that he immediately reported his injury. An Idaho Pacific employee, Dwain Gotch, filled
out an initial incident report by hand and included both injuries. Later, Idaho Pacific’s
Director of Human Resources, Lori Steele, completed an incident report for Hathaway’s
workers’ compensation claim and omitted the shoulder injury. As a consequence,
MEMORANUDM DECISION AND ORDER –7
Hathaway was unable to get treatment for his shoulder injury. Shortly thereafter,
Hathaway was informed that the initial incident report did not include his shoulder injury.
When Hathaway asked Gotch for the initial incident report, Gotch gave him a typed—not
handwritten—report that did not include the shoulder injury. Hathaway complained to the
Human Resources Department and said he needed his shoulder injury to be included in
the report. Two days later, Idaho Pacific terminated Hathaway. The Court defined in the
jury instructions that “[t]he public policy of the state of Idaho prohibits an employer from
discharging an employee because of or in retaliation for seeking worker’s compensation.”
Id. The Jury ultimately found that Hathaway proved by a preponderance of evidence that
Idaho Pacific was motivated by his attempt to exercise his rights and privileges in
reporting and pursing workers’ compensation for his injury.
Idaho Pacific now argues that Hathaway’s claim fails as a matter of law because
“there was no evidence or argument in this case that Idaho Pacific terminated Hathaway
because he filed a workers’ compensation claim. On the contrary, the undisputed
evidence presented to the jury was that Idaho Pacific actually filed the workers’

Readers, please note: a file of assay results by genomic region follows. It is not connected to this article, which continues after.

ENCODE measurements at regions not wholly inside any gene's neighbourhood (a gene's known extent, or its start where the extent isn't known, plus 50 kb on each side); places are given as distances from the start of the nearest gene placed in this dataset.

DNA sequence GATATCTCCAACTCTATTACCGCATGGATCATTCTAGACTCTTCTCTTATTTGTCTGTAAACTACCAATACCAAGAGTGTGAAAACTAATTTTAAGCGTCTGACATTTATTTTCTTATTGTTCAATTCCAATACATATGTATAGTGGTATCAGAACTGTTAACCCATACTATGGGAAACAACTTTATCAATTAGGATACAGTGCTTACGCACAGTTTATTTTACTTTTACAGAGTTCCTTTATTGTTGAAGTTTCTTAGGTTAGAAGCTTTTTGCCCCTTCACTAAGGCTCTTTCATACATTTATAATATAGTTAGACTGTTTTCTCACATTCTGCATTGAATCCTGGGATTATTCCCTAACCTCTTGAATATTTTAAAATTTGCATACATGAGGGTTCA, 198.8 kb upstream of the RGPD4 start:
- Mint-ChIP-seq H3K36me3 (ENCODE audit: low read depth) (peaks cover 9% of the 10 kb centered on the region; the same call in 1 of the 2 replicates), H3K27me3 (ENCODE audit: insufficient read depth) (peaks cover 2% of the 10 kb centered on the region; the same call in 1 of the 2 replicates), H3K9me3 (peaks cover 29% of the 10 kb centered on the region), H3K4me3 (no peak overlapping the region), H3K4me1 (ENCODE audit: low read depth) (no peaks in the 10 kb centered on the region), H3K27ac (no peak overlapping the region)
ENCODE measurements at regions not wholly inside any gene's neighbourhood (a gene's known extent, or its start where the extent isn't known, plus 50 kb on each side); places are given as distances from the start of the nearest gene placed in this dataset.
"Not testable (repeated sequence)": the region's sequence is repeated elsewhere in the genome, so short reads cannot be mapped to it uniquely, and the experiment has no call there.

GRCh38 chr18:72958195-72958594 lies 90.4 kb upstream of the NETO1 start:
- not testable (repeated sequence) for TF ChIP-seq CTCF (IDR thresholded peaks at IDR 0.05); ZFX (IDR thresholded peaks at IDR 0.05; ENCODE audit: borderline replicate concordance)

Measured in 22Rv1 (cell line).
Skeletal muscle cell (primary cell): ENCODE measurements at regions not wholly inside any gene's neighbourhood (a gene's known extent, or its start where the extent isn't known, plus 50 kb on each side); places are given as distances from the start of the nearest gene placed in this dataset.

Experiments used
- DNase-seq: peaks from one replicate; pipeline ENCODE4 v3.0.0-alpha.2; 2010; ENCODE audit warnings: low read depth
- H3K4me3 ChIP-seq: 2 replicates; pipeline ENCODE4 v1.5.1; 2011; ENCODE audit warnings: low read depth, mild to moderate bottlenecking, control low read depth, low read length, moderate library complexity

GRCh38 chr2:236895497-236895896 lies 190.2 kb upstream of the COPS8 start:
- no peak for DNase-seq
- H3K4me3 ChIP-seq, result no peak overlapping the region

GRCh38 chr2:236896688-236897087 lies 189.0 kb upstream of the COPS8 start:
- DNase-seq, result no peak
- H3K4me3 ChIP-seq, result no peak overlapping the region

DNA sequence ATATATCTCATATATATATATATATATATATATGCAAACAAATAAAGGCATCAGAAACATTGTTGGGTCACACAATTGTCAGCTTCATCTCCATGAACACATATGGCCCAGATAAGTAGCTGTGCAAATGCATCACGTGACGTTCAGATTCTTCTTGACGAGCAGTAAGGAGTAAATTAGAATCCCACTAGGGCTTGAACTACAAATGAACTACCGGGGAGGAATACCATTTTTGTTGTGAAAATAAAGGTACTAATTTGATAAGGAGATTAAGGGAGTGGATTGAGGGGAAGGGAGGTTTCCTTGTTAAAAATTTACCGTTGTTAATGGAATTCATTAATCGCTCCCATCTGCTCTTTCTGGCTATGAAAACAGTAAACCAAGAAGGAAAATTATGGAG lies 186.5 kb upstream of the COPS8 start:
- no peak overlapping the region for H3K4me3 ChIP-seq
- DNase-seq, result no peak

compensation claim for Hathaway.” Dkt. 107-1, at 12 (emphasis added). Idaho Pacific
also argues that this claim cannot be predicated on complaints Hathaway made about an
internal company document because that document was not required in order to file or
pursue a workers’ compensation claim.
The Court rejects these arguments for multiple reasons. First, these are new
arguments as to the legal sufficiency of Hathaway’s claim that are not appropriately
raised for the first time at this stage. Second, these arguments are legally inaccurate.
MEMORANUDM DECISION AND ORDER –8
Idaho Pacific has failed to cite legal authority that holds that an employee must file a
workers’ compensation claim himself or herself to succeed on this type of claim. Such a
position is inconsistent with Idaho’s case law on wrongful discharge claims and workers’
compensation issues. The Idaho Supreme Court has held that “workers’ compensation
law is to be construed liberally in favor of the worker, with a view toward effecting its
twin objects of relieving injured wage earners and their families and of promoting
justice.” Ross v. Fiest, 666 P.2d 646, 650 (Idaho 1983). To require the worker to
physically file the workers’ compensation claim as a prerequisite to pursuing this type of
claim would fly in the face of this policy and create a procedural loophole employers’
could easily exploit. In addition, Hathaway can predicate his claim on an internal
company document—an initial injury report—where the employer uses that document as
the basis for drafting a workers’ compensation claim. Idaho Pacific cannot rely on
procedural technicalities to escape liability.
Idaho Pacific also argues that Hathaway presented insufficient evidence for the
Jury to find Idaho Pacific terminated him for complaining about the injury report. The
Court disagrees. Not only did Hathaway show close temporal proximity between his
complaints and his discharge, he cast doubt on the reason Idaho Pacific gave for
terminating him and showed Idaho Pacific’s ongoing animosity toward Hathaway’s
workplace injury and medical needs. In the face of this evidence, the Court cannot
conclude the jury’s verdict was against the weight of evidence and will not grant a new
trial on this claim on this ground.
MEMORANUDM DECISION AND ORDER –9
C. Hathaway’s Motion for Entry of Partial Judgment and a New Trial
Hathaway asks the Court to enter a partial judgment in his favor on the Idaho
wrongful discharge claim and on the two elements of the ADA discrimination claim on
which the Jury reached a unanimous decision. Hathaway also asks for a new trial on the